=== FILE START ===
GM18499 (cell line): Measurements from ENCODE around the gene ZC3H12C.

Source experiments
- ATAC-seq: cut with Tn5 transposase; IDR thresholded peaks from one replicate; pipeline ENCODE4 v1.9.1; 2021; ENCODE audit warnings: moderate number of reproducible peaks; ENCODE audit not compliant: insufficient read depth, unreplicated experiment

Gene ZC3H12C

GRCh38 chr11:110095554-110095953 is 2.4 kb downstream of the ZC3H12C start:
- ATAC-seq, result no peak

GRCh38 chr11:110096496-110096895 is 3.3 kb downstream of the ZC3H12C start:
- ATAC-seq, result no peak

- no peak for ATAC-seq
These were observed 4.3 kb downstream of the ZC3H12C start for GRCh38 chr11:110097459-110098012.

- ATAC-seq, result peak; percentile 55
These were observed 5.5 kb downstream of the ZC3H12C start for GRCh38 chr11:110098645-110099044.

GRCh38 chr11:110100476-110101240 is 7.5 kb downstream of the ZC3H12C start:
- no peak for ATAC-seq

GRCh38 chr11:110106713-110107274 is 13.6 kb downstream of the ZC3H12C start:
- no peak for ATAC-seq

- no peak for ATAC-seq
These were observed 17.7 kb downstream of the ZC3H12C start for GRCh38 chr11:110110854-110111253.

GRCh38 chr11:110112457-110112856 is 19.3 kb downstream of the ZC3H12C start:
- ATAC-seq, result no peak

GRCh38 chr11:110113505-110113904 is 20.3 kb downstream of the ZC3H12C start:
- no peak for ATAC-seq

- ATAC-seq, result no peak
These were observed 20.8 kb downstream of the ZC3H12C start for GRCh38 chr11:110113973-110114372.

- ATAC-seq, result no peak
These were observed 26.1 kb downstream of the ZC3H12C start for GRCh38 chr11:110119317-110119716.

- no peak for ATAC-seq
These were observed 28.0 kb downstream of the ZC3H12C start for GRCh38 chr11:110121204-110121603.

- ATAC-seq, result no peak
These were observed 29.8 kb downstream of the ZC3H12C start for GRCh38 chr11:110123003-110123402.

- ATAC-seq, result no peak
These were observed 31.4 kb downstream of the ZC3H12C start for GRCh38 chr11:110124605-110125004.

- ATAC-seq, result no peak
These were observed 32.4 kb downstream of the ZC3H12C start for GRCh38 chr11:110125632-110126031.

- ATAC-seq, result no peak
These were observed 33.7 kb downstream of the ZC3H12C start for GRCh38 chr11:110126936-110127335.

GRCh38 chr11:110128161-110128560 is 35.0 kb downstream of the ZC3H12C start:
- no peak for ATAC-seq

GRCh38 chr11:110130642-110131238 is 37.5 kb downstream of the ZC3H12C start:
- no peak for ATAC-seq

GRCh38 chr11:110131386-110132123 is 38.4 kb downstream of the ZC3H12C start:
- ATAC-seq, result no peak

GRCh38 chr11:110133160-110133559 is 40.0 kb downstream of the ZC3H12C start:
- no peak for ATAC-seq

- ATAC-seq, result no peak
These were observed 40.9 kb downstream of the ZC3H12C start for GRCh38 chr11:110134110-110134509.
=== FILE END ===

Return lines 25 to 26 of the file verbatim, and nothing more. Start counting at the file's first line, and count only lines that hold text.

- ATAC-seq, result no peak
These were observed 26.1 kb downstream of the ZC3H12C start for GRCh38 chr11:110119317-110119716.